Chilgoza Benefits for Female
The Chilgoza pine nut has a high concentration of vitamin E—9.33 milligrams per 100 grams—making it an excellent source of the vitamin. Vitamin E also goes by the name alpha-tocopherol, and it plays a role in keeping the skin hydrated.
Pine nuts from Chilgoza contain around 24 percent protein, which prevents muscles from becoming fatigued.Consuming this nut on a regular basis will help to reduce the likelihood of experiencing aches and pains in the muscles.
Lysine is a kind of protein that is responsible for regulating blood pressure levels. Because pine nuts are a rich source of the amino acid lysine, hypertension may be avoided by eating a diet that includes Chilgoza pine nuts on a regular basis.
Physical Characteristics Of Pine Nut:
Depending on the species, the seeds may have a thin or thick hard shell (seed coat) when they are initially removed from the pine cone. The central embryo (sporophyte) is where all the food stores are. Pine nuts are technically seeds rather than nuts since they come from a gymnosperm and so lack an outer carpel (fruit). Pine nuts are edible only once their shells have been cracked. Shelled nuts (and unshelled nuts in warm settings) decay fast, turning rancid within a few weeks or even days in warm, humid conditions; however, unshelled pine nuts have a long shelf life if kept dry and refrigerated (5 to 2 °C or 23 to 36 °F). Pine nuts are sold commercially in their shelled state, although they may already be rancid or lack taste if they were improperly stored. In order to maintain their taste, pine nuts are often frozen.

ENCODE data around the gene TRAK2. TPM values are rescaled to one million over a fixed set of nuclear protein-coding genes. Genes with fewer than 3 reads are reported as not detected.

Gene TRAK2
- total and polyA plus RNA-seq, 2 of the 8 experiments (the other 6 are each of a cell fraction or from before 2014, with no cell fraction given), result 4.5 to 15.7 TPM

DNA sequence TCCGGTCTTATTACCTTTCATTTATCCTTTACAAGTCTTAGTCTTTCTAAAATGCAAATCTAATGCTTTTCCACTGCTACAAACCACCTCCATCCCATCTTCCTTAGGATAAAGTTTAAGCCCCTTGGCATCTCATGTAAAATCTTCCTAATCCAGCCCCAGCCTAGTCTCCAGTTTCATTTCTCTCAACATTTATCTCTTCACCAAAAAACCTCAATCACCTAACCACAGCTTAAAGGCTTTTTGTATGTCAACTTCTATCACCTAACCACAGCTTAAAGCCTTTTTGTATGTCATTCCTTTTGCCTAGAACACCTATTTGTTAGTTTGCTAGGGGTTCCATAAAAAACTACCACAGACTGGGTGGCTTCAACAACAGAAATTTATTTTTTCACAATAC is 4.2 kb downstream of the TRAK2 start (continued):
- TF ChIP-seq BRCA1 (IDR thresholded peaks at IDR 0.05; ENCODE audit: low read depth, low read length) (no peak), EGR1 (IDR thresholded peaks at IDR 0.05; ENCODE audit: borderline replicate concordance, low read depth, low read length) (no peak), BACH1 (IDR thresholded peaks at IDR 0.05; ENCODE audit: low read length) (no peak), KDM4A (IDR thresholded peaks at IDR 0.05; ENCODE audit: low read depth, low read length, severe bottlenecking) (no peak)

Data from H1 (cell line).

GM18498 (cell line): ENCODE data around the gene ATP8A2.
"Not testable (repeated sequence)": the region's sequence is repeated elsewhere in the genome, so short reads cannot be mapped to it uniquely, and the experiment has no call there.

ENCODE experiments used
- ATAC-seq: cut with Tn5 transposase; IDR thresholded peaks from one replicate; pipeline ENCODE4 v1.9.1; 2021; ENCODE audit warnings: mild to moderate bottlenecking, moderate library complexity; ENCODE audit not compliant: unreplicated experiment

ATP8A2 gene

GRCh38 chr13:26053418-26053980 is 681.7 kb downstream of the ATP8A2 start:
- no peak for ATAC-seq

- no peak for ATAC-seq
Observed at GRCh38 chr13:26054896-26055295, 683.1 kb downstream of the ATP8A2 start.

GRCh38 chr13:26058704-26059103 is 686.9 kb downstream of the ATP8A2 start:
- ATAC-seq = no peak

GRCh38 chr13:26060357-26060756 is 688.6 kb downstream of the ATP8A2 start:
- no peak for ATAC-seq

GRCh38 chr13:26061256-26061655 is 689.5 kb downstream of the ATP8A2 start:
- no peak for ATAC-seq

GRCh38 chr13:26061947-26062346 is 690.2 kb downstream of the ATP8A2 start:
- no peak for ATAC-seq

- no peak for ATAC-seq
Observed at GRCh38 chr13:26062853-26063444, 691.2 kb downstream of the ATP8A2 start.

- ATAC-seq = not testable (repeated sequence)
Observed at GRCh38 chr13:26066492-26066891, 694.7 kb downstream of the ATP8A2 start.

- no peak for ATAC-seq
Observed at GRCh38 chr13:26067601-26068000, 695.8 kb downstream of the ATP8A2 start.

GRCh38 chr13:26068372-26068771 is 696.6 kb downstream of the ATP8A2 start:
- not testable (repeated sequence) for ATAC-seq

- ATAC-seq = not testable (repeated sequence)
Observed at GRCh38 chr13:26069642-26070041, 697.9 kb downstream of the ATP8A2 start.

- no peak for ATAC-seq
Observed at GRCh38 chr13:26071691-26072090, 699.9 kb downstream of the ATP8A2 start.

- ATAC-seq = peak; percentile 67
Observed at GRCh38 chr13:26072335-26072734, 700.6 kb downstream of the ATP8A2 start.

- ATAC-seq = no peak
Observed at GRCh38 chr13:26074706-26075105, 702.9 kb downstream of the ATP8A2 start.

Pine nuts from Europe are longer and thinner than their Asian counterparts, which are more like long kernels of corn in form. Large in size and simple to crack, American pion nuts are a popular snack. Pinus edulis, the hard shell of New Mexico and Colorado, gained popularity in the United States as a result of the Navajo people’s usage of the nuts as currency in the trading post system. Immigrants carried the Italian pine nut (P. pinea) to the United States, where it quickly became a popular snack throughout the East Coast in the early 1930s, thanks to abundant and cheap American pine nuts.